If you love the little things in life, Cockington Green in Canberra is the place to be. Diana Streak takes a tour of tiny buildings from all corners of the globe.
Who doesn’t love miniature things? The joy of a doll’s house with intricately detailed wallpaper and tiny elaborate furniture, or the thrill of a toy train set with its dinky engines, tracks and signal systems is something many of us don’t leave behind in childhood.
Which is why places like Cockington Green Gardens on the outskirts of Canberra have such a wide demographic among their visitors.
Second-generation owner Mark Sarah says it’s not only children who love to wander through the quaint English garden village, but all generations delight in the miniature dwellings and 40 buildings in the international section.
Then there are the trains. A 12” gauge steam train provides rides around a 200-metre track and model G-Gauge trains activated by push-button wind their way among the gardens.
The original models in the English village were built by Mark’s father Doug, who was a carpenter and builder, in 1979 after the family was inspired during a visit to Baddacombe Model Village in the UK.
“When we came back my parents looked for a suitable property and this site was really quite far out of Canberra then. So, there was our family home, a large Tudor house, in the middle of an empty paddock. It became quite a landmark,” Mark says. “Even light aircraft used it as a beacon.”
In 1997 the first building in the International Section was constructed and embassies in Canberra now jostle for position to showcase an iconic building from their country.
“Colombia was the first and then the South American cartel really kicked it off,” says Mark
The most recent countries to be represented are Israel with Masada and Oman with Jabrin Fort.
Despite the interest, like all beautiful things the process can’t be rushed. There is a laborious task of studying plans and then building them in the Sarahs’ workshop with some buildings taking up 3000 hours, depending on the scale and complexity. “Borobudur and Petra took 1000 hours to build,” he says.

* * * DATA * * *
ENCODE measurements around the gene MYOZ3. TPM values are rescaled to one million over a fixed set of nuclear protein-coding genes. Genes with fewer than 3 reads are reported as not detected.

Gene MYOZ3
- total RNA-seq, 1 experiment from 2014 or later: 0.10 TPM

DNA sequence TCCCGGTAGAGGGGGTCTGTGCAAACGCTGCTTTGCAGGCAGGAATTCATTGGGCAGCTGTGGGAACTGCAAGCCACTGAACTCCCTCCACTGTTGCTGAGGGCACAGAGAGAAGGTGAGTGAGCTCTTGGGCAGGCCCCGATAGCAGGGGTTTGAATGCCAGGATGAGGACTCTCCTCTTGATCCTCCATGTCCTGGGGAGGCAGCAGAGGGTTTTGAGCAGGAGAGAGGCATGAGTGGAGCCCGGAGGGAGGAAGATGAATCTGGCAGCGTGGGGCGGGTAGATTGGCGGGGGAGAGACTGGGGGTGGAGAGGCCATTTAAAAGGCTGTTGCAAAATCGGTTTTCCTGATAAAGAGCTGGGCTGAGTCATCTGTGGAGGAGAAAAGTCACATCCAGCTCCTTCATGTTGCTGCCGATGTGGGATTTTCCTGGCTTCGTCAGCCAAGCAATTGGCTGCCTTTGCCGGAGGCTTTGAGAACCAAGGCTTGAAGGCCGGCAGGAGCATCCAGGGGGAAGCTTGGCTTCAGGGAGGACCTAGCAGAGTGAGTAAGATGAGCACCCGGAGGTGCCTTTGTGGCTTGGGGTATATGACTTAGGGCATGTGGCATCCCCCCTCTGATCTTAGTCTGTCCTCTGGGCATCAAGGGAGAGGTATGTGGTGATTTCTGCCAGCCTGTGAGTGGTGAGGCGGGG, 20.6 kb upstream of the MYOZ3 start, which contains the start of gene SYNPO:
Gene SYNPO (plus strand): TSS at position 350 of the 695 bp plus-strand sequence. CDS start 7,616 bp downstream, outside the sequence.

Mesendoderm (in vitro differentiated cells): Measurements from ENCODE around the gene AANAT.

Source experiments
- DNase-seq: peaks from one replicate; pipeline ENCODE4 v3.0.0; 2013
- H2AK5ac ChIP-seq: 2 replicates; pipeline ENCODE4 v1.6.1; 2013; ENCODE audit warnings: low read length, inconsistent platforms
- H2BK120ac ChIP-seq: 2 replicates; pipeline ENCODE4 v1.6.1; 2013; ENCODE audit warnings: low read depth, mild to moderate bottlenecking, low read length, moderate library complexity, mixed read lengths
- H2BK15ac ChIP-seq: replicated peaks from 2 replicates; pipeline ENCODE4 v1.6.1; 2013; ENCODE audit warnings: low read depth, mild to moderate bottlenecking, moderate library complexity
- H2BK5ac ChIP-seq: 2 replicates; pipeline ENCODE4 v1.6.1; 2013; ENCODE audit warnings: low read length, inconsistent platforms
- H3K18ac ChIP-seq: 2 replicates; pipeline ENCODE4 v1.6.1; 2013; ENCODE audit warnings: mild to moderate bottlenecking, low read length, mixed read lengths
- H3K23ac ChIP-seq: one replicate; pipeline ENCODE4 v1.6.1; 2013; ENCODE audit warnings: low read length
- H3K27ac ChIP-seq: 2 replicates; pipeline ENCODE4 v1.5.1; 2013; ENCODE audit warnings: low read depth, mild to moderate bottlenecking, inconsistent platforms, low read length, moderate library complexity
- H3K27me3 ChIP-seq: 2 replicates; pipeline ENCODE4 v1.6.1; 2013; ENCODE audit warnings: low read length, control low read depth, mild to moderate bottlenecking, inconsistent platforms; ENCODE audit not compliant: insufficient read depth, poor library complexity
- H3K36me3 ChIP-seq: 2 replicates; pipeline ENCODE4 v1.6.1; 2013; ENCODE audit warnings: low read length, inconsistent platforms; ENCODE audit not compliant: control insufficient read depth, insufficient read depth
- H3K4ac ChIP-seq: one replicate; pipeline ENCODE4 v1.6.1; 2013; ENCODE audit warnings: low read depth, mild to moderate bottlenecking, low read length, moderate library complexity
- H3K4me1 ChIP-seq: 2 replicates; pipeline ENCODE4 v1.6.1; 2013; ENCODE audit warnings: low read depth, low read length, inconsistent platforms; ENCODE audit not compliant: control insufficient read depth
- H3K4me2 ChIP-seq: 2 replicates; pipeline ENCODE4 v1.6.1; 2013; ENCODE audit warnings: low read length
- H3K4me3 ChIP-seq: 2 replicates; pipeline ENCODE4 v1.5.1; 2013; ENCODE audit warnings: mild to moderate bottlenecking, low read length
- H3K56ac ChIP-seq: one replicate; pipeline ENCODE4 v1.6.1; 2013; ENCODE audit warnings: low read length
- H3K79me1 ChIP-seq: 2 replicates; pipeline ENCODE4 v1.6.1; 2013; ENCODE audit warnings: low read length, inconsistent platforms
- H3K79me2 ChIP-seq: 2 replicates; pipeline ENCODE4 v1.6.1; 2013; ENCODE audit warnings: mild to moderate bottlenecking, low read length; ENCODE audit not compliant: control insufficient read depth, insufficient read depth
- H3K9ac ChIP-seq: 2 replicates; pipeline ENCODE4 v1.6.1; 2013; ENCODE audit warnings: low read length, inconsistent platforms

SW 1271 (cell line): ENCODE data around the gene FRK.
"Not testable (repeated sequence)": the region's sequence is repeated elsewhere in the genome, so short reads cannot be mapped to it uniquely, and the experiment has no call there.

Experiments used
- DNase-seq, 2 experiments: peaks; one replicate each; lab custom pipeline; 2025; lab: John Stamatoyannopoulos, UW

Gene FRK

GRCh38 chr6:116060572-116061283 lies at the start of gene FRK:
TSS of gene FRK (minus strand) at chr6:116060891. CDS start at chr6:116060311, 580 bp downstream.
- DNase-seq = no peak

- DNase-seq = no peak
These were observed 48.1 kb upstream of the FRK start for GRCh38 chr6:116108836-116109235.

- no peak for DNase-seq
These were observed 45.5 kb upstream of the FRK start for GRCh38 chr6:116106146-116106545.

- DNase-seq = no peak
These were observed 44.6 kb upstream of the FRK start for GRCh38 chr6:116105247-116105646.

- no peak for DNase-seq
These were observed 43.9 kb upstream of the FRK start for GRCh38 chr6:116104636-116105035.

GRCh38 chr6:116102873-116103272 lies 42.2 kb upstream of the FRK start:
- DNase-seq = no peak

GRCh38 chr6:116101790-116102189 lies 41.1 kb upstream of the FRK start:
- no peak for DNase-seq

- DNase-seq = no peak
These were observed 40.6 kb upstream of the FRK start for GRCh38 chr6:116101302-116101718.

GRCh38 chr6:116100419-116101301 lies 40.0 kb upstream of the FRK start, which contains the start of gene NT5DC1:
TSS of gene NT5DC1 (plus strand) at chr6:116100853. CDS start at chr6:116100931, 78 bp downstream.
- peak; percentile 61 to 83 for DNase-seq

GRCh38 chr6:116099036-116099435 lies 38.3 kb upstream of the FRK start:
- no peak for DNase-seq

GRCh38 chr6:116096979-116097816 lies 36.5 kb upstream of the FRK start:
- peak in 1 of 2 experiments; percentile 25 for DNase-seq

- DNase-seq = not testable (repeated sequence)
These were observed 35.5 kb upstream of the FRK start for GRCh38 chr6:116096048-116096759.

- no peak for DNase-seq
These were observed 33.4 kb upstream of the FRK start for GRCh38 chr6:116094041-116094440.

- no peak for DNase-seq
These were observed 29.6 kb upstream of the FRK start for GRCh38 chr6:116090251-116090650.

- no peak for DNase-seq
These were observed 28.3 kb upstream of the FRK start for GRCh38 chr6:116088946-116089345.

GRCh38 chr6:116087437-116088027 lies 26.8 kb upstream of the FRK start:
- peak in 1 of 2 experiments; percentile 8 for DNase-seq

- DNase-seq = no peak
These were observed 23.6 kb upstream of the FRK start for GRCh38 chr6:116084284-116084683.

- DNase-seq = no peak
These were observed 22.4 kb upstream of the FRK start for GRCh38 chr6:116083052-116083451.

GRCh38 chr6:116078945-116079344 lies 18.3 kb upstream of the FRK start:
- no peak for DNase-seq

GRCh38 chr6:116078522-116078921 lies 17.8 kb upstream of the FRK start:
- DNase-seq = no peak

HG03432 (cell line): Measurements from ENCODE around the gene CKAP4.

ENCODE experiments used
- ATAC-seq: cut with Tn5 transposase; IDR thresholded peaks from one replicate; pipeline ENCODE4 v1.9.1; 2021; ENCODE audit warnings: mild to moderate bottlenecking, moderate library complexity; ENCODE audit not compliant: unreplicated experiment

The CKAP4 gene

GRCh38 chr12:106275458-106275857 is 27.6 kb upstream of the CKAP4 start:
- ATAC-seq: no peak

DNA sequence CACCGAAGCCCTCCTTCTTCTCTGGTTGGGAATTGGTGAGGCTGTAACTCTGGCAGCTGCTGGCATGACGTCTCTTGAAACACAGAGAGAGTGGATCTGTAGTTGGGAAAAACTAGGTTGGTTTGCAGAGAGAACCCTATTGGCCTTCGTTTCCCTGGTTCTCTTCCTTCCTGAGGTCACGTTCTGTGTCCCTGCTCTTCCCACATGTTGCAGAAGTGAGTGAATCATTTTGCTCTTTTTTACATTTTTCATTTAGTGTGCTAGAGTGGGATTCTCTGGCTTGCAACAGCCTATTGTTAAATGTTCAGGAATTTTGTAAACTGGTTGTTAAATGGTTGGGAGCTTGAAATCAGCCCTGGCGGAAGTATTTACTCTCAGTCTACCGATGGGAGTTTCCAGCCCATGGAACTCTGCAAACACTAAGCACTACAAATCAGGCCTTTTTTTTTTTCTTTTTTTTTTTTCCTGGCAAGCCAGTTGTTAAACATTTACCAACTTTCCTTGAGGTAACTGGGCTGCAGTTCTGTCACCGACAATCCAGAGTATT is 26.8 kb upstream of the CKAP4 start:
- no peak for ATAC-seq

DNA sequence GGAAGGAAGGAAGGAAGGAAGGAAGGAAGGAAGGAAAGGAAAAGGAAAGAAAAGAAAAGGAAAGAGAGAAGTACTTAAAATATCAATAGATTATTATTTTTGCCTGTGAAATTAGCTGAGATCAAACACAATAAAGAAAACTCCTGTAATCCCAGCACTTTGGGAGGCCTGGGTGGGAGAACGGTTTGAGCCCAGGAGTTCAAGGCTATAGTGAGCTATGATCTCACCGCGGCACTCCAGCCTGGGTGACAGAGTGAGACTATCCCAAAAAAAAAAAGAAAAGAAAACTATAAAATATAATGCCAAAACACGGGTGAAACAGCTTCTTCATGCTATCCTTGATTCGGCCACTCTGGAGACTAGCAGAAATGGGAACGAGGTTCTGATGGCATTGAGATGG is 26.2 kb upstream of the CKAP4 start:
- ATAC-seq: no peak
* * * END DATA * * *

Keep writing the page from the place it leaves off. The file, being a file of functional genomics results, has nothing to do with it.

The scale of the original English village buildings is all 1/12 while the international buildings range from 1/18, for South Africa’s Cape Dutch style Groote Constantia and Argentina’s Caminito Street, La Boca, up to 1/35 for Ukraine’s Saint Andrew’s Church and 1/100 for Indonesia’s Borobudur Hindu temple.
The next country in line is Bangladesh which has chosen its National Parliament House which is fashioned on an ancient fort with a moat.
“We stipulate that we build the models ourselves, from fibre glass and resin, so there is consistency of quality. Because they are all outdoors they must endure the elements, especially the Canberra winter, over many years.”
And like any buildings, there is ongoing maintenance and sometimes improvements to existing models.
Like children, it’s tough to ask the question “Which is your favourite?” But Mark is quick with an answer, “usually the last one”.
The family will celebrate 40 years of Cockington Green next year (2019) and what was once a lonely Tudor house in the bush is now part of a thriving tourist destination – Gold Creek Village.
There has been some reverse engineering as well. “South Africa was one of our first international buildings, the Cape Dutch style Groote Constantia manor. A man from South Australia borrowed our plans to build a life size house for his family!”
As for real dolls houses, check out the Rose Room for indoor delights and make sure you take a ride on the little steam train to really get in touch with your inner child! TTW
Diana Streak travelled at her own expense. More at cockingtongreen.com.au. Photos: Diana Streak.